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Tool uses artificial intelligence in support of decisions on actions to combat hunger

Tool uses artificial intelligence in support of decisions on actions to combat hunger

The software identifies critical neighborhoods on the basis of data for numbers of street markets, grocery stores, eateries and residents, among others (image: Alexandre Delbem/USP)

Published on 09/27/2023

Agência FAPESP* – Algorithms developed by researchers affiliated with the Center for Artificial Intelligence (C4AI) are able to identify the parts of a city that lack food supply infrastructure and adequate food outlets by analyzing and interpreting data from hundreds of different databases.

The innovation is designed to show where local government, a company or an organization of another kind needs to act in order to make more precise and efficient decisions regarding food insecurity.

C4AI is an Engineering Research Center (ERC) established by FAPESP and IBM at the University of São Paulo’s Innovation Center (INOVA-USP).

One of the prototypes created by the researchers was designed to identify hunger-prone areas of São Paulo city, in Brazil, on the basis of requirements specified by two inter-institutional groups that operate there to improve food quality via actions and policies. In this case, the solution was given open data from the federal government of Brazil, from IBGE (the national statistics bureau) and from CONAB, the government’s food supply agency, as well as food industry data such as numbers of establishments selling food by area, including street markets, grocery stores, snack bars and diners.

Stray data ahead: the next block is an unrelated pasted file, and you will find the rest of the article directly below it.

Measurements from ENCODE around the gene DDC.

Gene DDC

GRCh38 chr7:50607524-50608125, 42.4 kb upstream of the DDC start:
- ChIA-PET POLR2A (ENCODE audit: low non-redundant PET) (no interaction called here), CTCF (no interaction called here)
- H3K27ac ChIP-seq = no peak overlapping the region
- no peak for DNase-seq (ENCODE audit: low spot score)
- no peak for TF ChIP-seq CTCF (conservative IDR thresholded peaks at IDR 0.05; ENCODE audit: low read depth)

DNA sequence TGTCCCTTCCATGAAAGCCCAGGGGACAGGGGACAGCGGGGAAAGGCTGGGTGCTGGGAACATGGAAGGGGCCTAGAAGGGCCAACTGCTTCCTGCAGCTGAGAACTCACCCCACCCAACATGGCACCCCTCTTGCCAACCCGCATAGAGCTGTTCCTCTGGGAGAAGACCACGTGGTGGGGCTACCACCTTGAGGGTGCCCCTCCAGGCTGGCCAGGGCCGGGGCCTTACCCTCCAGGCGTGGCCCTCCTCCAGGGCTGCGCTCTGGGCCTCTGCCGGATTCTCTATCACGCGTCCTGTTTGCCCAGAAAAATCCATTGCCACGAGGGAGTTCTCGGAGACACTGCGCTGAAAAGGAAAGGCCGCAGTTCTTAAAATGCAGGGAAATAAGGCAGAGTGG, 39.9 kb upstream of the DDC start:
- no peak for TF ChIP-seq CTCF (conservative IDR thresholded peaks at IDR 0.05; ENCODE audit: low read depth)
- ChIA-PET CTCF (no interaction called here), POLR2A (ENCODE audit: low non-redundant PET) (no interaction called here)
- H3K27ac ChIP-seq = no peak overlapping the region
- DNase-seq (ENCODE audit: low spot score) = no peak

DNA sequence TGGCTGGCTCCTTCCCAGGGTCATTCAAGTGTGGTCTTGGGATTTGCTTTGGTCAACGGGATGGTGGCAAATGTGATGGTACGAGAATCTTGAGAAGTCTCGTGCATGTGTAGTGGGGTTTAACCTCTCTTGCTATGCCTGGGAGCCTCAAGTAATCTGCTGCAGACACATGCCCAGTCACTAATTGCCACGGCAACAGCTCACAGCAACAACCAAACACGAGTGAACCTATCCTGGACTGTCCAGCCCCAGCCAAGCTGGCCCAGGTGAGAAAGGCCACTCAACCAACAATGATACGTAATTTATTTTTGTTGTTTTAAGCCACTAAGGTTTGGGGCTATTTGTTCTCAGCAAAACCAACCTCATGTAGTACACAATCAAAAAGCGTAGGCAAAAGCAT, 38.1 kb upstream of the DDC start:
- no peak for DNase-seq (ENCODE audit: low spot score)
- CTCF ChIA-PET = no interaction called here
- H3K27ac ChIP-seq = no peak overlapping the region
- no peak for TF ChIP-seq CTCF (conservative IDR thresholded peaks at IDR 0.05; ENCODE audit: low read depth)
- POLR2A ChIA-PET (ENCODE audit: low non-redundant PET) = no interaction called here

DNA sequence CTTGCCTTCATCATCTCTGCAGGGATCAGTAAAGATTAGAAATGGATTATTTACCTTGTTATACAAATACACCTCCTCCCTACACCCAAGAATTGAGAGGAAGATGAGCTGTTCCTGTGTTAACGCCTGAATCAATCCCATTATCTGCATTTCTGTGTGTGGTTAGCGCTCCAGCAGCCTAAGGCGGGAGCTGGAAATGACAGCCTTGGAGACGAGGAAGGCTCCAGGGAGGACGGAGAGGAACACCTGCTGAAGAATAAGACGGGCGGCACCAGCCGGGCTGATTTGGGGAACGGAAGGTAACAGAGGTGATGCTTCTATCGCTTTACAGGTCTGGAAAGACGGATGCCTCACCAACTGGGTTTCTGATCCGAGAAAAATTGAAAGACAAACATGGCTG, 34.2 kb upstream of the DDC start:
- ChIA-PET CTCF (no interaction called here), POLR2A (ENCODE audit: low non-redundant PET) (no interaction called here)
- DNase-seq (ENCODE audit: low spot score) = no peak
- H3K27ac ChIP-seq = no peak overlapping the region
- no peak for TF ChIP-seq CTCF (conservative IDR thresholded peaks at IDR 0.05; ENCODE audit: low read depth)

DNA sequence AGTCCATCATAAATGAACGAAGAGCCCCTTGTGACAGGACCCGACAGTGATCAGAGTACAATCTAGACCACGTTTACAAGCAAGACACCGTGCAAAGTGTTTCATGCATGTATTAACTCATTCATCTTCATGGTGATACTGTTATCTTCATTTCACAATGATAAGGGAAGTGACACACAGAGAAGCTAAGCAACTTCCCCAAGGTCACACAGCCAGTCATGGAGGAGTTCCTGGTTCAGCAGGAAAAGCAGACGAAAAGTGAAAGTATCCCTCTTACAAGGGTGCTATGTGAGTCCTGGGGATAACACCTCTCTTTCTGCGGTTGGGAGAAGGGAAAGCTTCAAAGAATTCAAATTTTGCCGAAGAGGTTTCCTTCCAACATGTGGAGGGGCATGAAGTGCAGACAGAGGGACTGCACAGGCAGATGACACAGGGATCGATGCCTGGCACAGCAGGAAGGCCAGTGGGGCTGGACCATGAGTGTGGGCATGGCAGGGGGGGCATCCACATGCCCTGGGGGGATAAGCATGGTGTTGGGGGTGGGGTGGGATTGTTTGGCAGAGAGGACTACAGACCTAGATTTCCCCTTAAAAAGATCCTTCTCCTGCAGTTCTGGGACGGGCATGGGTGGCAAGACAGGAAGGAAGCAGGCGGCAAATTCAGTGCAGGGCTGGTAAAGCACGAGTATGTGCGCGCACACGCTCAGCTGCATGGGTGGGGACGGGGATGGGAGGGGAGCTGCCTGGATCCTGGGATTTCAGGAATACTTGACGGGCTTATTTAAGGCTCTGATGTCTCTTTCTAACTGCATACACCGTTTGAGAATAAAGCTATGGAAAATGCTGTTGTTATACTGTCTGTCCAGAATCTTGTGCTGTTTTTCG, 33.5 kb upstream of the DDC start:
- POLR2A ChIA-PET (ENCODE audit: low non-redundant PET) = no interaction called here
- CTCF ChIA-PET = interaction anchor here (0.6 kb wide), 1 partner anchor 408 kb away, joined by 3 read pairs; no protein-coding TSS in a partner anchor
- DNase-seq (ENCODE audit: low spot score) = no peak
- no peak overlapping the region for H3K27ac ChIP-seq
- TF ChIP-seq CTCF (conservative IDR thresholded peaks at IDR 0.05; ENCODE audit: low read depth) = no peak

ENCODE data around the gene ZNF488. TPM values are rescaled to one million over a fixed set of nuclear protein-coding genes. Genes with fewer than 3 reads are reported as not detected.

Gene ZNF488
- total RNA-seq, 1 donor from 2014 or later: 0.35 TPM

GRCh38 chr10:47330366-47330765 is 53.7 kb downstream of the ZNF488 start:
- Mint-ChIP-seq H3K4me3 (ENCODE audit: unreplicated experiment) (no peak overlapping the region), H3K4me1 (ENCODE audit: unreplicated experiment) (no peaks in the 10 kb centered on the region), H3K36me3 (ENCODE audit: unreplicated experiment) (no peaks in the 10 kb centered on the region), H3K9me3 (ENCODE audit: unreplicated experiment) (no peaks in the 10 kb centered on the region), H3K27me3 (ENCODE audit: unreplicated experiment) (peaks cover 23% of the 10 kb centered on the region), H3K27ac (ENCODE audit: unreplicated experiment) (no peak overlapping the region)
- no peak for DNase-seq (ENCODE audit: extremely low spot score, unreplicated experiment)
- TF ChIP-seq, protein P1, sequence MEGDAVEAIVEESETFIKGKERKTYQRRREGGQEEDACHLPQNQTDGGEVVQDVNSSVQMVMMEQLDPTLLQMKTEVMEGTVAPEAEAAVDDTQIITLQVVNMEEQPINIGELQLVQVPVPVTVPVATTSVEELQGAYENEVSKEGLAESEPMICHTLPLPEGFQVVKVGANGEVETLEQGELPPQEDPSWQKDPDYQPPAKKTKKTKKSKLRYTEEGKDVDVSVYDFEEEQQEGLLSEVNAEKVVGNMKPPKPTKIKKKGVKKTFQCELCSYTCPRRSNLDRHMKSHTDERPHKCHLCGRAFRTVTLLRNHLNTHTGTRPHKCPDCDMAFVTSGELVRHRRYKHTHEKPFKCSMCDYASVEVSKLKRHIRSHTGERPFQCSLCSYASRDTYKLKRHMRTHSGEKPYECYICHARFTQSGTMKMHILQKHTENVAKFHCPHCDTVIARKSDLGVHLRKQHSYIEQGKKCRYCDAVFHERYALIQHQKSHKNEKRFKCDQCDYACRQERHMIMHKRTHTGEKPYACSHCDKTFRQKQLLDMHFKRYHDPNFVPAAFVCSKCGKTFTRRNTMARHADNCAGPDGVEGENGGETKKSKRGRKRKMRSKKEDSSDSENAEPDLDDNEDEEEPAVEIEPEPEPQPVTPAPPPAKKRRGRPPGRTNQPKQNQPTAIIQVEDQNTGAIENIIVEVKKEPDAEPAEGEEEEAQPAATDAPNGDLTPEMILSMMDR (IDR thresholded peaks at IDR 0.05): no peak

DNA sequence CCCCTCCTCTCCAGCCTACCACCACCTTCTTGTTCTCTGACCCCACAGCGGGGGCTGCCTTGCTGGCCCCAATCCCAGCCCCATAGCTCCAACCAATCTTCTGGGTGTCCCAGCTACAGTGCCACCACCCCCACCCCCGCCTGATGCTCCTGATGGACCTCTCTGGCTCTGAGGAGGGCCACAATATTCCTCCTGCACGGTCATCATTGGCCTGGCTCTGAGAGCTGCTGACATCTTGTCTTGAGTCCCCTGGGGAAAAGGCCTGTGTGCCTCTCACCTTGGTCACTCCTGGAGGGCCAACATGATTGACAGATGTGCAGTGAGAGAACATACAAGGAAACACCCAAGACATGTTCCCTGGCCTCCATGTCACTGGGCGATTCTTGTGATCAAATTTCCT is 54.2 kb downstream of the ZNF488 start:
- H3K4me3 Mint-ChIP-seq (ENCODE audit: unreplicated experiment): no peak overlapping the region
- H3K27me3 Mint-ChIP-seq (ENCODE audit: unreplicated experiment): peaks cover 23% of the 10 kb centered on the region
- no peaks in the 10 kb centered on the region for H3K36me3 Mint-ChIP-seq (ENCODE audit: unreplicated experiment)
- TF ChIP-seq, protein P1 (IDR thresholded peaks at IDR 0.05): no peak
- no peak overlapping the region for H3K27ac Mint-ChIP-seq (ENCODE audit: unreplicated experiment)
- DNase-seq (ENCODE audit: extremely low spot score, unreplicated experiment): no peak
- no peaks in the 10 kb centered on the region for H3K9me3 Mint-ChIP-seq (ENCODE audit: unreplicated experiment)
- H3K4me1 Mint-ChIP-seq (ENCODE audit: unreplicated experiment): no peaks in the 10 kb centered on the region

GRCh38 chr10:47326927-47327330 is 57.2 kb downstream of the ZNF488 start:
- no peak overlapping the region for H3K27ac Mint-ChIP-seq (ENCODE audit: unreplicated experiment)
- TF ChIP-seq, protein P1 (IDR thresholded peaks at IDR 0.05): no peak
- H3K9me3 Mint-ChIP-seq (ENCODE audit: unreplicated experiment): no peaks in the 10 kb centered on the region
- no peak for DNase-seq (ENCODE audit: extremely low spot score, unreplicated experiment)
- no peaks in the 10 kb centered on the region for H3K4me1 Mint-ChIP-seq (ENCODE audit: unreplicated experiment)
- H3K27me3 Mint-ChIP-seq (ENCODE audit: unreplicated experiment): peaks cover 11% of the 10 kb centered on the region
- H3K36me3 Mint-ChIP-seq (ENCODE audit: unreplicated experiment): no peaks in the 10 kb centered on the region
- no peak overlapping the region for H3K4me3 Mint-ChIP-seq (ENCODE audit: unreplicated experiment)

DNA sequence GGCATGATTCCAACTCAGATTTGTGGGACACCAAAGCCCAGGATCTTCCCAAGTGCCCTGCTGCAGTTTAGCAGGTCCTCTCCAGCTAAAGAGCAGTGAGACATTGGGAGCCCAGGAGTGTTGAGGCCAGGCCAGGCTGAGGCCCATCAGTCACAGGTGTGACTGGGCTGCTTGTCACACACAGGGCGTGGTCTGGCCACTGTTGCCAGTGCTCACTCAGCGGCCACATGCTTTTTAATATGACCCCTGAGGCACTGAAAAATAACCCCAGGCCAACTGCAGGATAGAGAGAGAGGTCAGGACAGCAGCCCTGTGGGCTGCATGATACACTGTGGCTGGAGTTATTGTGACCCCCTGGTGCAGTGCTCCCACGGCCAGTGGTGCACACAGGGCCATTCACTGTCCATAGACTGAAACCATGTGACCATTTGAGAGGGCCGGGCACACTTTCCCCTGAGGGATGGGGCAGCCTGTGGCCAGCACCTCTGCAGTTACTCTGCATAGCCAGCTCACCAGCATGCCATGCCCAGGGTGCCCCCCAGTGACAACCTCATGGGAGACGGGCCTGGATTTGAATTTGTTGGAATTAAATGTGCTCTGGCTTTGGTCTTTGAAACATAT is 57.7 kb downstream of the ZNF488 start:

“Integrating data from different sources is a problem in Brazil, partly because the country is so huge. Also because there are many separate databases. In smaller, wealthier countries, it’s much easier. We’re working to integrate more than 100 databases. Our solution uses artificial intelligence to cross-reference the data and pinpoint the most critical locations, among other kinds of analysis,” said Alexandre Delbem, professor of computer systems at the Institute of Mathematical and Computer Sciences (ICMC-USP) and a member of C4AI.

The new technology, which he developed in 11 days, can map multiple areas and autonomously adapt to different kinds of information. “It adapts to the data it processes and discovers on its own how to cross-reference complementary data, even in small amounts, to optimize its contribution to decision-making. You feed the AI algorithms with raw, unprocessed data. They interpret the data and present results and predictions in reports, spreadsheets, graphics and maps,” he said.

Because they adapt to all kinds of data, the AI algorithms can also collect data on climate change and predict possible or probable crop shortfalls, as well as helping to address the problems caused by drought. “Farmers can use them to prepare well in advance. Any decision-maker can analyze whatever aspect is relevant. The solution can be fed any kind of data,” Delbem said.

The innovation can also facilitate communication between professionals in different areas, as the technology is able to combine data on the same object in different locations. “It connects the information and presents reliable data to support decision-making. Municipal administrators will be able to talk to each other, and this will help city hall departments make joint decisions,” Delbem said.

* With information from C4AI’s public relations office.


Source: https://agencia.fapesp.br/44959